Using Social Media to Reveal Identities of Police Officers, Informants and Witnesses
Like with most things, social media can be a double edge sword for law enforcement. One of the downsides is that it allows criminals to alert the public about undercover police officers and informants.
To date, individuals have been prosecuted for revealing the identity of law enforcement and those who assist them. The charges range from obstruction of justice to witness tampering. A New York court (People v. Horton) recently upheld the witness tampering conviction of a defendant who outed a confidential informant.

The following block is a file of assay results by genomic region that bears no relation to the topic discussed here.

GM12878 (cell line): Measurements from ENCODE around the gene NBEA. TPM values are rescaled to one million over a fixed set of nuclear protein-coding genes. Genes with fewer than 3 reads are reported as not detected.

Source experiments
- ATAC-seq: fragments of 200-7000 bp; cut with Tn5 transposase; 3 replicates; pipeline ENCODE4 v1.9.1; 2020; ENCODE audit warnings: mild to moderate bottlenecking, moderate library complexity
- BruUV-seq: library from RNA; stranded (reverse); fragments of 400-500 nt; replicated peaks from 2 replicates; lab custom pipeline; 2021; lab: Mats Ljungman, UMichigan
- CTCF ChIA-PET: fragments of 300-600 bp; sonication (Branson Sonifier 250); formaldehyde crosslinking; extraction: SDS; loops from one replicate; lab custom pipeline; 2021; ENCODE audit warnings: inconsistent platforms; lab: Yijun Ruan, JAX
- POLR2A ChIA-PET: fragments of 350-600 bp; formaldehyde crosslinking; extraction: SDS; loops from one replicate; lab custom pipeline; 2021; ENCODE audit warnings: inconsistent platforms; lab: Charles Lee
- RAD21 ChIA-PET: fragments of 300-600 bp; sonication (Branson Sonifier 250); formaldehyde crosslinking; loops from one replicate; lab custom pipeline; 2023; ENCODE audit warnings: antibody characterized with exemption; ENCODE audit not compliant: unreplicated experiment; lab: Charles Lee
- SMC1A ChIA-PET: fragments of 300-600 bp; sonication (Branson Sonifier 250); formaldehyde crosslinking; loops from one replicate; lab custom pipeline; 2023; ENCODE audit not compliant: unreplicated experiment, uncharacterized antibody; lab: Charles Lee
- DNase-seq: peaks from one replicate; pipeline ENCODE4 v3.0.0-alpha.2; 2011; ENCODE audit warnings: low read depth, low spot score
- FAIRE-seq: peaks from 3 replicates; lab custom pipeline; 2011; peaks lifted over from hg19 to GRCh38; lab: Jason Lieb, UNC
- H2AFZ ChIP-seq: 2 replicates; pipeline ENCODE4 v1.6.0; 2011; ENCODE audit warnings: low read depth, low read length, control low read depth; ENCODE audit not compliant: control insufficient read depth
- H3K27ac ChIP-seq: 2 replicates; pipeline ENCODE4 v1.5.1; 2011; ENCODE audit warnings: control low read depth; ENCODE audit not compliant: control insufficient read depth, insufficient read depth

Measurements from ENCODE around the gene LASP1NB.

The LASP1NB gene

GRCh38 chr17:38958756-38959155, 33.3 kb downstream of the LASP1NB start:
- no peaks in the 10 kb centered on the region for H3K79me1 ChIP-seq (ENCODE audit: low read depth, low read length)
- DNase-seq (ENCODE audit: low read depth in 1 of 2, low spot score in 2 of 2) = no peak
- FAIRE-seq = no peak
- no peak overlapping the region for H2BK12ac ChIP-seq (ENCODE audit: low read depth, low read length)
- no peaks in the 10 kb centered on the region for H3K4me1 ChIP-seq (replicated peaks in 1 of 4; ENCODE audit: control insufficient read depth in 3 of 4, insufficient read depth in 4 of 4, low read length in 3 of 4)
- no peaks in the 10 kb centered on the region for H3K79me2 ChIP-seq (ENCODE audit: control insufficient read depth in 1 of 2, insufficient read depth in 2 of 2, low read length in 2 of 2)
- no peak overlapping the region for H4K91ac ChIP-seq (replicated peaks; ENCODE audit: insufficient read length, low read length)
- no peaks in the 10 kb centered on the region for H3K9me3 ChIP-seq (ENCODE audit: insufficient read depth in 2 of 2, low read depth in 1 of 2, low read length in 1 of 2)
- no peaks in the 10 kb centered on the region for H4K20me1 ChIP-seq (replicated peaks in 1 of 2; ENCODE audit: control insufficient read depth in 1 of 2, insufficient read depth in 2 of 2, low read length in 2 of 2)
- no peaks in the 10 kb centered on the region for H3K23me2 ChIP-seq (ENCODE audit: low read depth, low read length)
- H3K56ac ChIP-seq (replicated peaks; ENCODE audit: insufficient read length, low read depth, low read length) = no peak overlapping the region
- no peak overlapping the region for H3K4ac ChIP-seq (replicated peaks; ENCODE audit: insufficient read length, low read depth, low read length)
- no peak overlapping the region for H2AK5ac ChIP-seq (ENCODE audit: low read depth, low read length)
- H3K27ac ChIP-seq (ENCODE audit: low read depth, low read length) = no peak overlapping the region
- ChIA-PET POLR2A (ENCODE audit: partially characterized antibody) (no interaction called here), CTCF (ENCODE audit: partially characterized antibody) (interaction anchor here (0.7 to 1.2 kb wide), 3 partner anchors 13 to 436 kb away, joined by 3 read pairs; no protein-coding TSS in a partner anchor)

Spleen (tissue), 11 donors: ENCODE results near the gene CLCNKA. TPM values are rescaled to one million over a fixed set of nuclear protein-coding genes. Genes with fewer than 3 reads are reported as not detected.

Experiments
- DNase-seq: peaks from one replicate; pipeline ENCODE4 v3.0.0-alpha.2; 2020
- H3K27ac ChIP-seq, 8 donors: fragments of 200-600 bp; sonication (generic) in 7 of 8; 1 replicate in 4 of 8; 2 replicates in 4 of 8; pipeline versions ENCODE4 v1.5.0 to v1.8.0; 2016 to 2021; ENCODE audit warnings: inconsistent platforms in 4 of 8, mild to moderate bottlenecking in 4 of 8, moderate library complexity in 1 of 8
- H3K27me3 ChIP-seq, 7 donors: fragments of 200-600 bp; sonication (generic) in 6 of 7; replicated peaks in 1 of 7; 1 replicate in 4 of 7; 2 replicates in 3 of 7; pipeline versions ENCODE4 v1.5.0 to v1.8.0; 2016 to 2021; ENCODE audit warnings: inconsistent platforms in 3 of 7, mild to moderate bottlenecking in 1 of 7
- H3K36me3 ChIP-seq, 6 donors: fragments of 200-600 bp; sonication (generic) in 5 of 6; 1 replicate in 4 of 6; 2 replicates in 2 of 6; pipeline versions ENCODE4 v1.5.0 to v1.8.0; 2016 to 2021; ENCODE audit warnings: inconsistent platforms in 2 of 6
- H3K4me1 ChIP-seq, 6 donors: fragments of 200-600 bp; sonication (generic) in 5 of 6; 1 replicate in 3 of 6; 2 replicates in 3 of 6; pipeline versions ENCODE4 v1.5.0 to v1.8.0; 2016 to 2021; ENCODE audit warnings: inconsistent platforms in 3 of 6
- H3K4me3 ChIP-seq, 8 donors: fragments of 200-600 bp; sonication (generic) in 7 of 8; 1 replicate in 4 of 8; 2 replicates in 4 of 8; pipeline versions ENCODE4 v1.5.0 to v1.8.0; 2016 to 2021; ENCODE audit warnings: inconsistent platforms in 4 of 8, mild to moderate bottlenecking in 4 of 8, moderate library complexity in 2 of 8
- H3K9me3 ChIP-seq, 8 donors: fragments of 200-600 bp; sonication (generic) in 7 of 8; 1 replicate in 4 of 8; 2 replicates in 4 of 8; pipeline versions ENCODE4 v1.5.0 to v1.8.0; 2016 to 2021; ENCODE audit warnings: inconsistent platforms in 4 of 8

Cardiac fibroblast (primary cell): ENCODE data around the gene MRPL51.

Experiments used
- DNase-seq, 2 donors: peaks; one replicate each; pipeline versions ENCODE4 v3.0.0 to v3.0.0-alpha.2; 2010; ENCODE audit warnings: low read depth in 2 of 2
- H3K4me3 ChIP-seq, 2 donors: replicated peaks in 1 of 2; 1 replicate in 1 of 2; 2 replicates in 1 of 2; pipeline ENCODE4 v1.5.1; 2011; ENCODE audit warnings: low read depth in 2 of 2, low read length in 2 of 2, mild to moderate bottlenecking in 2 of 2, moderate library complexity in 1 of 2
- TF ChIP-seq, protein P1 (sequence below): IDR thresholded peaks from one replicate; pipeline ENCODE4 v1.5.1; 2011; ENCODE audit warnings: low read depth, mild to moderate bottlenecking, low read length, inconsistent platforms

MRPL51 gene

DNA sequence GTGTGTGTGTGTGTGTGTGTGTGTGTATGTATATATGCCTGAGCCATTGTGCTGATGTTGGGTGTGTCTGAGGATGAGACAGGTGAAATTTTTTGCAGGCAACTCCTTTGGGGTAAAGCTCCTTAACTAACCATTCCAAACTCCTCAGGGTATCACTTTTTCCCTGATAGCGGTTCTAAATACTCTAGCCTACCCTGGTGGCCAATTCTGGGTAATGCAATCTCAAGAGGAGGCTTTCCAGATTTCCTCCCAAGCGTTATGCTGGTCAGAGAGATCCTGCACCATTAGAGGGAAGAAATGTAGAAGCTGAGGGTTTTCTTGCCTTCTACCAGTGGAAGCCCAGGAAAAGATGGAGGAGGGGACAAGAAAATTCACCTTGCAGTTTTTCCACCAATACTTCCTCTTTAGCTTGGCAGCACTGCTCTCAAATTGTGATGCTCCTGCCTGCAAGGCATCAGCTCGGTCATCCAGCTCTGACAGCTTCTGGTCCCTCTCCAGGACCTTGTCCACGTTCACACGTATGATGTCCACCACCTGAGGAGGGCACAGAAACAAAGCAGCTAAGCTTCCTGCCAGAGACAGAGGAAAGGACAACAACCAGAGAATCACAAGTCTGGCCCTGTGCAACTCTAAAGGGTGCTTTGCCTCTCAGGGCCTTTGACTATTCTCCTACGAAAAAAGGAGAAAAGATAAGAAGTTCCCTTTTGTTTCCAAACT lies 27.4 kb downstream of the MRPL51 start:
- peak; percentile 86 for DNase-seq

In Horton, the defendant had been charged with selling a controlled substance. His conviction stemmed primarily from a “controlled buy” from an informant which was videotaped. Prior to his plea on the charge of selling a controlled substance, the defendant, identified the informant, uploaded a clip of the surveillance video to YouTube, and provided a link to his Facebook page. This in turn led to a Facebook discussion about the informant including comments like “snitches get stitches” and “I hope she gets what’s coming to her.”